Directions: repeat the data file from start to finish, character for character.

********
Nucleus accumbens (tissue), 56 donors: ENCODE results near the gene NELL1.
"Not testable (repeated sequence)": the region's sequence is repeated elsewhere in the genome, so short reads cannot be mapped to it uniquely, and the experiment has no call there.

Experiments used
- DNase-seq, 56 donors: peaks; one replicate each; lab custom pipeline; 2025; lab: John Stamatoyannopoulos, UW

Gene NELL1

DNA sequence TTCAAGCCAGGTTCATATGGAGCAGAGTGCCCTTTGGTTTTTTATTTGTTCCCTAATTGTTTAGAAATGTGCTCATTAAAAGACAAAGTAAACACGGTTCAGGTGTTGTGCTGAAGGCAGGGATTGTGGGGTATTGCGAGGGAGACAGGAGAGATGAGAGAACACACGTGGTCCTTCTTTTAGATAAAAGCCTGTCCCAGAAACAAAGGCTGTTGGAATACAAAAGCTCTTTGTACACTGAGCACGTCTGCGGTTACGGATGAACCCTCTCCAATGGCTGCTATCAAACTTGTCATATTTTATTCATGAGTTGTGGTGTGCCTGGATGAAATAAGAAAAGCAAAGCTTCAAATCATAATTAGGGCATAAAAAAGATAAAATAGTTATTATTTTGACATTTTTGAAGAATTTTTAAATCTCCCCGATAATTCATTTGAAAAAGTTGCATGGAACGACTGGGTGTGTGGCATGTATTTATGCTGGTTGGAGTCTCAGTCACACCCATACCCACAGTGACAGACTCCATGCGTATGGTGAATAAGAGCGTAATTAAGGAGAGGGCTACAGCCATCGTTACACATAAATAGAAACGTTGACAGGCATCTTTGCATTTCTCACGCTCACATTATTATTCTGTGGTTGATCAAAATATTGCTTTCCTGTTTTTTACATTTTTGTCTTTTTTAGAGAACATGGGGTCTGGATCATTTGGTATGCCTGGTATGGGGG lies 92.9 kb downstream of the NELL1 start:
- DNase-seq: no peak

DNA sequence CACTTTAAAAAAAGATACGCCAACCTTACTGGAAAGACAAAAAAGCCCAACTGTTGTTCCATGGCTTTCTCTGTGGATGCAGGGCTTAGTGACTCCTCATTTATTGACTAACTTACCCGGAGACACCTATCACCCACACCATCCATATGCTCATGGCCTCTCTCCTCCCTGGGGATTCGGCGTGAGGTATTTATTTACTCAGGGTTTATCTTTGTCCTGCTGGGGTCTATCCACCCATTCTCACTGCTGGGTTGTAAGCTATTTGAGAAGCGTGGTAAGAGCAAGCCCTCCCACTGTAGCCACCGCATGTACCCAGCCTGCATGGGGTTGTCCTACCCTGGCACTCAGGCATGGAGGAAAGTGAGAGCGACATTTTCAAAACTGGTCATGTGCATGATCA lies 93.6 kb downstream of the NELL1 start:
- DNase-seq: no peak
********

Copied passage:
Nucleus accumbens (tissue), 56 donors: ENCODE results near the gene NELL1.
"Not testable (repeated sequence)": the region's sequence is repeated elsewhere in the genome, so short reads cannot be mapped to it uniquely, and the experiment has no call there.

Experiments used
- DNase-seq, 56 donors: peaks; one replicate each; lab custom pipeline; 2025; lab: John Stamatoyannopoulos, UW

Gene NELL1

DNA sequence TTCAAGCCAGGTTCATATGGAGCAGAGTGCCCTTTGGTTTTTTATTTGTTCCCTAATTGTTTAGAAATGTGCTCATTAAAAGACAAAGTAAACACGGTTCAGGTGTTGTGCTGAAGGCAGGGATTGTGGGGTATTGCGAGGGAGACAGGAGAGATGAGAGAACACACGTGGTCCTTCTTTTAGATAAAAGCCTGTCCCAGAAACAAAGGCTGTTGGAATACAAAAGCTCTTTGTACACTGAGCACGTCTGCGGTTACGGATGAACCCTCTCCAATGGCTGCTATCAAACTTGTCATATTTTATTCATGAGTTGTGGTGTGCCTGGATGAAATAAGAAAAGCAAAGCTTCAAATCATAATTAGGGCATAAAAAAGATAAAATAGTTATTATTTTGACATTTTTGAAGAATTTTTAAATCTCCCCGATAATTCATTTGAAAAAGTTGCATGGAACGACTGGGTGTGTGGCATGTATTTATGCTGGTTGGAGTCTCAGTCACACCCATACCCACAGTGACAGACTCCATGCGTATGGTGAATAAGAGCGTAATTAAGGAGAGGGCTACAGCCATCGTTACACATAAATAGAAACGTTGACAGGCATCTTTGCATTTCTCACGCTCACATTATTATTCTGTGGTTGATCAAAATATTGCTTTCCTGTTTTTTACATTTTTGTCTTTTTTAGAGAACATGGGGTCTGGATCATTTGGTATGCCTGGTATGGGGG lies 92.9 kb downstream of the NELL1 start:
- DNase-seq: no peak

DNA sequence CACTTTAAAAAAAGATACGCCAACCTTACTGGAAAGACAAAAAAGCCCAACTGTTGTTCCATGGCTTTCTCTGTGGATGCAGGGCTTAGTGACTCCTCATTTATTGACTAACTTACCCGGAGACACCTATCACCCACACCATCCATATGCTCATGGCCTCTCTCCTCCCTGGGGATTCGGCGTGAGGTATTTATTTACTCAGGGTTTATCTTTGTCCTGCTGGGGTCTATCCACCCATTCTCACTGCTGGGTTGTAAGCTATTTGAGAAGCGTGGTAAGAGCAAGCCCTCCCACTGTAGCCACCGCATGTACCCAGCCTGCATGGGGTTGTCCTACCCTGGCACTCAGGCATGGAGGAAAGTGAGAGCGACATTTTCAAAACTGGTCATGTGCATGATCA lies 93.6 kb downstream of the NELL1 start:
- DNase-seq: no peak